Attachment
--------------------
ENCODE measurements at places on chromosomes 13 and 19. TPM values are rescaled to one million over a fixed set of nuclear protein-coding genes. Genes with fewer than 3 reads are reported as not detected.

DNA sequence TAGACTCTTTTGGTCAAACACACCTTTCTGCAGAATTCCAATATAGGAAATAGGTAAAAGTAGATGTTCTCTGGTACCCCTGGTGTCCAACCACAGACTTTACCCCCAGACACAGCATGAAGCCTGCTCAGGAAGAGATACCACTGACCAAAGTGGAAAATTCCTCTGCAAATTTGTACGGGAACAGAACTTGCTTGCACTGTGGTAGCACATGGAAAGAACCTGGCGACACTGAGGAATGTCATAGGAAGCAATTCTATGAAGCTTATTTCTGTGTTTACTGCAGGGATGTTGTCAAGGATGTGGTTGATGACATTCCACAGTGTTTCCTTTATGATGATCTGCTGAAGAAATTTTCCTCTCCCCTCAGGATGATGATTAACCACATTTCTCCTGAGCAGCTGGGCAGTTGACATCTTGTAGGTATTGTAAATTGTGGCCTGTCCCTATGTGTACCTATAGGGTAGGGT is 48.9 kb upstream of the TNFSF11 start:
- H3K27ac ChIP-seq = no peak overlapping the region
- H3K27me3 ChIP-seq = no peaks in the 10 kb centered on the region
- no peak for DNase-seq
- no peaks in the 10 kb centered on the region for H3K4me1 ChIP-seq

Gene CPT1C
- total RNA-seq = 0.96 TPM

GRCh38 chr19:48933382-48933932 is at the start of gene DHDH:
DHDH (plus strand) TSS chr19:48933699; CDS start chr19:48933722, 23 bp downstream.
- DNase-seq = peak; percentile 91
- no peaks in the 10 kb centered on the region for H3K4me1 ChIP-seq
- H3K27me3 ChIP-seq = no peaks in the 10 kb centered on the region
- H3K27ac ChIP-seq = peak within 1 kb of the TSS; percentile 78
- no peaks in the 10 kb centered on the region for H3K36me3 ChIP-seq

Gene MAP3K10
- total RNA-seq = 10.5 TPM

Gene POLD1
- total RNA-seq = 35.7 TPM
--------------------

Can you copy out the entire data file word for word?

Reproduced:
ENCODE measurements at places on chromosomes 13 and 19. TPM values are rescaled to one million over a fixed set of nuclear protein-coding genes. Genes with fewer than 3 reads are reported as not detected.

DNA sequence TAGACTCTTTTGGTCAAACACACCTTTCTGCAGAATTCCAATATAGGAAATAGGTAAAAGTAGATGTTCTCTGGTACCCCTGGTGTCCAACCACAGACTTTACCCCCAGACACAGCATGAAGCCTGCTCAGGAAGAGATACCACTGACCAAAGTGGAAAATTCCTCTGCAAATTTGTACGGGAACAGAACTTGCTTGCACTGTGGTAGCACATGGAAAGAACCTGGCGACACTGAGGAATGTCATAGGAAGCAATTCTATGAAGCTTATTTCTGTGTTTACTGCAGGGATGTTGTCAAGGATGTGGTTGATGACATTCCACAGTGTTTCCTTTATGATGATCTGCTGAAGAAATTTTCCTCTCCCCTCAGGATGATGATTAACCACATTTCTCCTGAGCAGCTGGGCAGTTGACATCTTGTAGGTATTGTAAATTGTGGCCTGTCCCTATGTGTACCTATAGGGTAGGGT is 48.9 kb upstream of the TNFSF11 start:
- H3K27ac ChIP-seq = no peak overlapping the region
- H3K27me3 ChIP-seq = no peaks in the 10 kb centered on the region
- no peak for DNase-seq
- no peaks in the 10 kb centered on the region for H3K4me1 ChIP-seq

Gene CPT1C
- total RNA-seq = 0.96 TPM

GRCh38 chr19:48933382-48933932 is at the start of gene DHDH:
DHDH (plus strand) TSS chr19:48933699; CDS start chr19:48933722, 23 bp downstream.
- DNase-seq = peak; percentile 91
- no peaks in the 10 kb centered on the region for H3K4me1 ChIP-seq
- H3K27me3 ChIP-seq = no peaks in the 10 kb centered on the region
- H3K27ac ChIP-seq = peak within 1 kb of the TSS; percentile 78
- no peaks in the 10 kb centered on the region for H3K36me3 ChIP-seq

Gene MAP3K10
- total RNA-seq = 10.5 TPM

Gene POLD1
- total RNA-seq = 35.7 TPM